When most people hear the word daylily, they probably think of the old fashioned orange "ditch lily," or the very common gold "Stella de Oro." Unknown to most, daylilies come in a wide range of flower colors. Daylilies have been hybridized to display more colors than any other group of plants grown in our gardens. Varying shades of pink, red, yellow, purple, lavender, gold, and nearly everything between, can be found (if you look long enough). The only colors yet to be produced are pure white and true blue. Some very near whites are available on the market, but upon closer examination are actually very light pink or have a slight infusion of yellow. The color blue has been elusive and is not yet represented in the daylily flower. Many hybridizers have produced cultivars with blue hues in their flowers, but at this time no flower can claim to be true blue. The goal of producing daylilies with blue flowers is a major goal in many hybridizing programs today.
The following are flower color variations that are recognized by the American Hemerocallis Society.
A flower that has all parts being the same color,
Bitone flowers have petals that are of a different color or shade than the sepals. A reverse bitone has flowers that have darker sepals than petals.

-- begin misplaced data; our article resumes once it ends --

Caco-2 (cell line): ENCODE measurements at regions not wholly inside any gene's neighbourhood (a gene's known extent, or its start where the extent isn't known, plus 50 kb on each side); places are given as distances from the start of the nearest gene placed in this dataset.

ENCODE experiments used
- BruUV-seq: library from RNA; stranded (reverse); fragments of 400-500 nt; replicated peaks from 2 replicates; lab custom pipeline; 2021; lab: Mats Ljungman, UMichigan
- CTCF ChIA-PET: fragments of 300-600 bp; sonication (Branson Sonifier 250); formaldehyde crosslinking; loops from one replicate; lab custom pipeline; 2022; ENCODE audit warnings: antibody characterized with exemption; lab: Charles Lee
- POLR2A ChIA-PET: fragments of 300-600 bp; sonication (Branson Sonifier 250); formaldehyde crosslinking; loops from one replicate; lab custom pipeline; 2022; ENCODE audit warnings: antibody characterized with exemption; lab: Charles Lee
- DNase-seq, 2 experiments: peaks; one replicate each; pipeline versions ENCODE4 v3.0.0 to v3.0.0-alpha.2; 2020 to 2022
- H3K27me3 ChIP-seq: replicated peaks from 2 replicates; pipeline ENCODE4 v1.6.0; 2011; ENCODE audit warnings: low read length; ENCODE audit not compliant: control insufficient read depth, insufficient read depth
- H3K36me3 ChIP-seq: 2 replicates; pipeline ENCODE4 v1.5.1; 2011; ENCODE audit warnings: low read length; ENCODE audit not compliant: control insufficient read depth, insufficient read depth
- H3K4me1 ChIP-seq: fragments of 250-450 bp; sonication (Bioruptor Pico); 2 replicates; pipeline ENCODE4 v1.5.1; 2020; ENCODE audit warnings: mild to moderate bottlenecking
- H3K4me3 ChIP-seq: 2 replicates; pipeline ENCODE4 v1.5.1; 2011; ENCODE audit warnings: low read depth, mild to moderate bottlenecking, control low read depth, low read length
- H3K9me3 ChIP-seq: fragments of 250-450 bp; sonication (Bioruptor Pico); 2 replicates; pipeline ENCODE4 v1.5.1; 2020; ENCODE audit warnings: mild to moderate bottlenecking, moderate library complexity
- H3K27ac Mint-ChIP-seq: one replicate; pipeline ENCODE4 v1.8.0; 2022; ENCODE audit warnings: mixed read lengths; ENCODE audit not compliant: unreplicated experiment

The flower color is a blend that cannot be differentiated easily.
Small shiny pigmentation in the flower that appear to glitter.
The throat color of daylilies varies greatly from green to yellow to orange or to no difference in color at all. Green throats, oddly enough, provide a excellent aesthetically pleasing affect to the flower!
A yellow throat with a green base.
A small green throat.
A large green throat.
Many daylily cultivars produce flowers that express beautiful and interesting patterns. Patterns may be subtle or dramatic depending on the cultivar. Some cultivars produce flowers with a single pattern, while others combine two or more patterns. Some flowers have patterns only on their petals, others on sepals, yet others will show the pattern on both petals and sepals.
A variance in color (usually on the petals) that forms a subtle change in color, as if water has left a mark.
An eye in a daylily flower is much like a watermark, but is distinctly darker-begins in throat and carries out onto petals (sometimes on to sepals).
Daylily cultivars that have narrow darker colored eyezones that are interrupted by another color before meeting the throat are said to have a band of color. Multiple bands are sometimes called layers.
Another type of banding is the penciled eyezone or etched eyezone. Penciled eyezones are very narrow and appear as though a color pencil was used to draw it on the flower.
Cultivars that exhibit a color that appears to be brushed or washed on top of a another base color are called 'color overlayed.' or 'washed'.
Cultivar flowers that exhibit a line of color that bisects the petals are known as midribs (these are usually white or cream in color).
Edges and Ruffling...